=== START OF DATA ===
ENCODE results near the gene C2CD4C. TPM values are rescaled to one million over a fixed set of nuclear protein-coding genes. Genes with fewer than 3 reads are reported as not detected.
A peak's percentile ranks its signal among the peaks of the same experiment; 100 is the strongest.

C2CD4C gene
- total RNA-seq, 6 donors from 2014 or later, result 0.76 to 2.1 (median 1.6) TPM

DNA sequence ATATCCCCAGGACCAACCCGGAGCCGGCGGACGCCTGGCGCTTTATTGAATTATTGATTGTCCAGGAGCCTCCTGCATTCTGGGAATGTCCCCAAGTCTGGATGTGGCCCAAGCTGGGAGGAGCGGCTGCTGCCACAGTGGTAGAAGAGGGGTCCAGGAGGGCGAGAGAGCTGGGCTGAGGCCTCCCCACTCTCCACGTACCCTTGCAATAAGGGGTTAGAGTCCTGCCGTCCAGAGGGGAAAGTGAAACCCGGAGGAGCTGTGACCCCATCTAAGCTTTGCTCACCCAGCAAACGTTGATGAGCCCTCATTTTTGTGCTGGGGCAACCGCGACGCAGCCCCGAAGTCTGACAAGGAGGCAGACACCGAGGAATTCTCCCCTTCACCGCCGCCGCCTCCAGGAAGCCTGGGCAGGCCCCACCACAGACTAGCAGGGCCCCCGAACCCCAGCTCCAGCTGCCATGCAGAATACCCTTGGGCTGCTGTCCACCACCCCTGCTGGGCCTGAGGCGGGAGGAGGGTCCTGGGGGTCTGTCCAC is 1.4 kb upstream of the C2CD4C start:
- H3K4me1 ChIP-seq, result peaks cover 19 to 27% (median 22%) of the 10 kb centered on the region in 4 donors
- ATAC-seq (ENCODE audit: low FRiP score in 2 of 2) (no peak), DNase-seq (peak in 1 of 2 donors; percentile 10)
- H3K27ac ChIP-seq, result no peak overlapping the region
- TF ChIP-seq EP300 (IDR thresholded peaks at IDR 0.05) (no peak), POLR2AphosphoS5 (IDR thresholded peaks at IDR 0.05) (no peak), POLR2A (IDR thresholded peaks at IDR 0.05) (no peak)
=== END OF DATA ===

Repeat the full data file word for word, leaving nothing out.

ENCODE results near the gene C2CD4C. TPM values are rescaled to one million over a fixed set of nuclear protein-coding genes. Genes with fewer than 3 reads are reported as not detected.
A peak's percentile ranks its signal among the peaks of the same experiment; 100 is the strongest.

C2CD4C gene
- total RNA-seq, 6 donors from 2014 or later, result 0.76 to 2.1 (median 1.6) TPM

DNA sequence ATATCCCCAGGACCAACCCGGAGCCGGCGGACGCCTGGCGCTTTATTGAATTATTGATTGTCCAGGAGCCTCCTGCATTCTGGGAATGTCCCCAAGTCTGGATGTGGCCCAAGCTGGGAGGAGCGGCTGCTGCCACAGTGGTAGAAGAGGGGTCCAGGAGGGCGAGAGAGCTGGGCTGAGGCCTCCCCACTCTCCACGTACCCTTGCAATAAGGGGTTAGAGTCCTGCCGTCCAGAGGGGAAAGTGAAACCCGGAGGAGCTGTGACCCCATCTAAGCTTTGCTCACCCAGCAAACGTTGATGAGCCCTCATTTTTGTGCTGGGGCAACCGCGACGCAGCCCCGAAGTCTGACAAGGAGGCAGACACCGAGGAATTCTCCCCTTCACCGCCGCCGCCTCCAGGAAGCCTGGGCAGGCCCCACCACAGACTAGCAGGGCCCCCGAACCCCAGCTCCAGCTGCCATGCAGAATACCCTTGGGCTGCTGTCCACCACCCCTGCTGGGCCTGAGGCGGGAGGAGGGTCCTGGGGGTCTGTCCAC is 1.4 kb upstream of the C2CD4C start:
- H3K4me1 ChIP-seq, result peaks cover 19 to 27% (median 22%) of the 10 kb centered on the region in 4 donors
- ATAC-seq (ENCODE audit: low FRiP score in 2 of 2) (no peak), DNase-seq (peak in 1 of 2 donors; percentile 10)
- H3K27ac ChIP-seq, result no peak overlapping the region
- TF ChIP-seq EP300 (IDR thresholded peaks at IDR 0.05) (no peak), POLR2AphosphoS5 (IDR thresholded peaks at IDR 0.05) (no peak), POLR2A (IDR thresholded peaks at IDR 0.05) (no peak)